IF a week is a long time in politics, then a couple of months can feel like an eternity in the dizzying world of retail.
One minute you’re flavour of the month and everything is going swimmingly and the next you’re dropped faster than you can say “Jeremy Clarkson”.
You only have to look at some of the big names that have disappeared from our high streets in recent years to appreciate the fine margins that exist between success and failure.
Back in January it was all doom and gloom for Marks & Spencer. This cornerstone of the British retail industry had just reported dire trading results for its general merchandise arm, which includes fashion and homeware, after it was beset by online delivery problems and unseasonable weather conditions in the run up to Christmas.
Figures for the 13 weeks to December 27 had seen like-for-like sales down 5.8 per cent – the 14th consecutive quarter the figure had fallen. It had fashion critics rushing to pass comment on the reasons behind the slump and ask where it had all gone wrong for this famous high street institution.
M&S bosses said mild weather in October and November impacted on winter clothing sales, and unprecedented Black Friday demand combined with “unsatisfactory performance” at its distribution centre in the Midlands put delays of up to five days on online deliveries.
Speaking at the time, consumer expert Kate Hardcastle said the company had forgotten the “customer is queen” and that the company needed to “completely re-energise” womenswear if it was to get back on track.
“If you look back at the 90s and early 2000s Marks & Spencer was a powerhouse, the flagship of British retail. You waited for their advert at Christmas and the Marks name carried a seal of approval,” she said.
“Your M&S’ is their tagline but it isn’t anymore, and that’s the problem – it’s so far removed from what the customer wants.”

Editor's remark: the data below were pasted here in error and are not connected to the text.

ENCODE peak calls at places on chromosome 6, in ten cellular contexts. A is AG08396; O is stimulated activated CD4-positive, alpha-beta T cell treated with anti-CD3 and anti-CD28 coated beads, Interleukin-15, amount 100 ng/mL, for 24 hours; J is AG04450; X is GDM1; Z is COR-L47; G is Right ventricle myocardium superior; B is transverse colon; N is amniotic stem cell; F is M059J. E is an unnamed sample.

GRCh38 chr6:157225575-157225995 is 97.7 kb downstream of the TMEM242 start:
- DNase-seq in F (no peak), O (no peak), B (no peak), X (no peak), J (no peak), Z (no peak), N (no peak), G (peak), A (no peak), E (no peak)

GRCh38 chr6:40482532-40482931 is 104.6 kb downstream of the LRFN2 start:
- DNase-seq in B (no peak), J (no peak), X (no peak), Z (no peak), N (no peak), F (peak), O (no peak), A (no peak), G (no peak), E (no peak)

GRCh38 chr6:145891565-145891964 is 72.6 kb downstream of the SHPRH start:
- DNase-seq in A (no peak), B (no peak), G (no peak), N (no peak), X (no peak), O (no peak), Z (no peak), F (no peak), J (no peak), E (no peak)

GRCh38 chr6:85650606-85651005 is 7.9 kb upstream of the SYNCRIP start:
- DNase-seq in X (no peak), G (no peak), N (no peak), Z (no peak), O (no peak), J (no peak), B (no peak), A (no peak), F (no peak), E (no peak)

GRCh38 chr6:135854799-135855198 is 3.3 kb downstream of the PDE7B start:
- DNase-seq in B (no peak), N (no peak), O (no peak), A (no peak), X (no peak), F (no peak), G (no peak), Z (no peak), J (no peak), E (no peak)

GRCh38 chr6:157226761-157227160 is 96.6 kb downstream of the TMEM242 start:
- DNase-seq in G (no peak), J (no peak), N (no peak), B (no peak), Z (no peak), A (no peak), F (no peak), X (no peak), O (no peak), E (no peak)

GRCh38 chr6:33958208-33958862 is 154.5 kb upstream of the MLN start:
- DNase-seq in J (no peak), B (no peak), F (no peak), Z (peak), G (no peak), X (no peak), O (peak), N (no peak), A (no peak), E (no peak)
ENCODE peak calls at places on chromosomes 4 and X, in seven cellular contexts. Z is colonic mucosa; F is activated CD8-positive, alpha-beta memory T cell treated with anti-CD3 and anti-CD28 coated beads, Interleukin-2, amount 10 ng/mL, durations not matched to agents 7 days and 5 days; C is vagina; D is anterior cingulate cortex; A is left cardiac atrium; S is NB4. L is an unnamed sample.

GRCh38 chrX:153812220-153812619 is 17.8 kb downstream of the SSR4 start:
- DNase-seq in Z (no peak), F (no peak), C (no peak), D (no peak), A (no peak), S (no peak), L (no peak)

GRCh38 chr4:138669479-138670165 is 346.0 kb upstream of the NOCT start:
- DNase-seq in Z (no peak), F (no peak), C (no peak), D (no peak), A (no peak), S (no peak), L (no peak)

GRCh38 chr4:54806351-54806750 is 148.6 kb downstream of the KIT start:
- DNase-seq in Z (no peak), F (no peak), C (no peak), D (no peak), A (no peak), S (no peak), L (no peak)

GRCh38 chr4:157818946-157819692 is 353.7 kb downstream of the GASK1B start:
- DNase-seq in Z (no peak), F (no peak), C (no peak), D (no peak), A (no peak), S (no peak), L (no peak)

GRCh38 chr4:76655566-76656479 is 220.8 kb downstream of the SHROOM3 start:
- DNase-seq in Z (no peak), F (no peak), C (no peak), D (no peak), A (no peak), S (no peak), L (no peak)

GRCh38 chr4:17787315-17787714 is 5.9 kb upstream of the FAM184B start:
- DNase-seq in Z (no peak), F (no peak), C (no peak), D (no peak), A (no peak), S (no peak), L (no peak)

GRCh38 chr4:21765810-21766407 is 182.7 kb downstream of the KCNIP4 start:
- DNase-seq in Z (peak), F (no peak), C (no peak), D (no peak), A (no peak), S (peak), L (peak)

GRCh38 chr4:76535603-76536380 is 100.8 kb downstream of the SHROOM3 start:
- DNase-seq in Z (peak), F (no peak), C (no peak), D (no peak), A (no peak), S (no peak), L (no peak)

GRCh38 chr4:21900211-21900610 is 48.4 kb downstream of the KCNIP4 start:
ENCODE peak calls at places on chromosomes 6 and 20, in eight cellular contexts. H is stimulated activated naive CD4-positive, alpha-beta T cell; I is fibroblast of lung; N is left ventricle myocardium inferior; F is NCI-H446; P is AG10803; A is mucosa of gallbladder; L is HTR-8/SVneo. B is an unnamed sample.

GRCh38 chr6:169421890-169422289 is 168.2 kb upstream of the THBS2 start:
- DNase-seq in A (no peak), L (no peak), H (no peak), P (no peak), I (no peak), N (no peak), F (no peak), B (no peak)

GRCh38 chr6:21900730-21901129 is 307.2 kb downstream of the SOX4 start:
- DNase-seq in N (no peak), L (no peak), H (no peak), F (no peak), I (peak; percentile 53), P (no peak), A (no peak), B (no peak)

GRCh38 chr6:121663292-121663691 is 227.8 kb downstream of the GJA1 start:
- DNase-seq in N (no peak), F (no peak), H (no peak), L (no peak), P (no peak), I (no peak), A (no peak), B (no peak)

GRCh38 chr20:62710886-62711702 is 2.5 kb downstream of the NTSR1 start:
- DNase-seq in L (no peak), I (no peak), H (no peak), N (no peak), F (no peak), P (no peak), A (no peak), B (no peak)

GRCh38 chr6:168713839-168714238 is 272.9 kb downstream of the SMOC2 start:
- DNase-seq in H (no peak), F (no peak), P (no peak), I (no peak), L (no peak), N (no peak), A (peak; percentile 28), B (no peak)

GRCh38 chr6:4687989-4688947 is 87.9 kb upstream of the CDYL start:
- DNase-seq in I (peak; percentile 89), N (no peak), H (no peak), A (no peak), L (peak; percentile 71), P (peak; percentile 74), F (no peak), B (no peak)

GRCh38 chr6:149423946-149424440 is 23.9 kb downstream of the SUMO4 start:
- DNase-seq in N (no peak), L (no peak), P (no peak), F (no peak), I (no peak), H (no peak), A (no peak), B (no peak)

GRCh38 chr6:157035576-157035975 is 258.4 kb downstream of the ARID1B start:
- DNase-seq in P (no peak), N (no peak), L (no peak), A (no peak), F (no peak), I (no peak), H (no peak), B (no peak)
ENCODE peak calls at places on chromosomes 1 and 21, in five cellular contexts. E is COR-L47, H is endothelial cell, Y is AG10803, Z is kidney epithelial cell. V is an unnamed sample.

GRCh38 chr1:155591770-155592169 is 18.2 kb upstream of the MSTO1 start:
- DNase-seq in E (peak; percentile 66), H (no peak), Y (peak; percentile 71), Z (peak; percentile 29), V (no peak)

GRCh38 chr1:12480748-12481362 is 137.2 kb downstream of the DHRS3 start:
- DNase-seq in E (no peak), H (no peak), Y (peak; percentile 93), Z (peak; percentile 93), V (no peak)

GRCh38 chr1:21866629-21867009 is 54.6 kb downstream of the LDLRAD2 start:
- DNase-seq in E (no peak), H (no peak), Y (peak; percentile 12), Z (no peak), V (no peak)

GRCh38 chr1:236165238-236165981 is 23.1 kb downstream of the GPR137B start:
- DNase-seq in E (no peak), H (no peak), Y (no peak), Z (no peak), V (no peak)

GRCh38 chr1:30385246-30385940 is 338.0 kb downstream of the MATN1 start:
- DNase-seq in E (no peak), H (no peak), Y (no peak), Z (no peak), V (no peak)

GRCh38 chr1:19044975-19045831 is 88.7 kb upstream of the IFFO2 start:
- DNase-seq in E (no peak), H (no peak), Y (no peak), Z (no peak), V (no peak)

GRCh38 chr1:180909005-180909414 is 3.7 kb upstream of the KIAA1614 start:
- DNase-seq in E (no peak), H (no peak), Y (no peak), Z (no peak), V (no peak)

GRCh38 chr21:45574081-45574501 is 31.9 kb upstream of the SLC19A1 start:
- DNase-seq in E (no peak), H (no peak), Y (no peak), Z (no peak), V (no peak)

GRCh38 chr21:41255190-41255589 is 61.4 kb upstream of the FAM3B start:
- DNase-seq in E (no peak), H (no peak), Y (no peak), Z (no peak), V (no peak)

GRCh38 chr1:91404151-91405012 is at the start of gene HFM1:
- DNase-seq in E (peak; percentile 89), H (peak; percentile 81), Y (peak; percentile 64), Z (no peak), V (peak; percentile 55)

It wasn’t exactly the kind of thing M&S boss Marc Bolland would have wanted to hear and would have been compounded by the fact that John Lewis’s sales were up 4.8 per cent for the same period, while Next saw 2.9 per cent growth.
But fast forward three months and yesterday’s announcement that the company had seen a 0.7 per cent rise in like-for-like sales at its general merchandise arm must have been music to his ears.
This might not sound like much, and Bolland refused to say that the under-pressure retailer had turned the corner, but the fact its clothing division registered its first rise in sales in more than three years, suggests M&S has regained some of its self confidence.
Bolland also highlighted “high single-digit” like-for-like sales growth at both its upmarket Autograph and Limited clothing brands. The figures are better than expected, which is good news for the store with customers responding positively to changes in both style and product quality.
If it’s been something of a back to basics exercise for M&S then the chain has been boosted by sales of its 1970s-style suede skirts which have been particularly strong. Retro fashion has been around for a long time now but get it right and you can start a trend, rather than simply following one.
Back in autumn last year when M&S launched its make-or-break fashion collections for this spring, it was pinning a lot of its hopes on flashbacks to the decade that gave us the film Love Story and TV favourite Starsky and Hutch.
The design team had an almost impossibly fine line to tread between offering its customers trend-inspired, statement fashion and the sort of safe, wearable clothes that the more traditional shopper wished to see.
This meant that Spring 2015 was an important collection for the retail giant.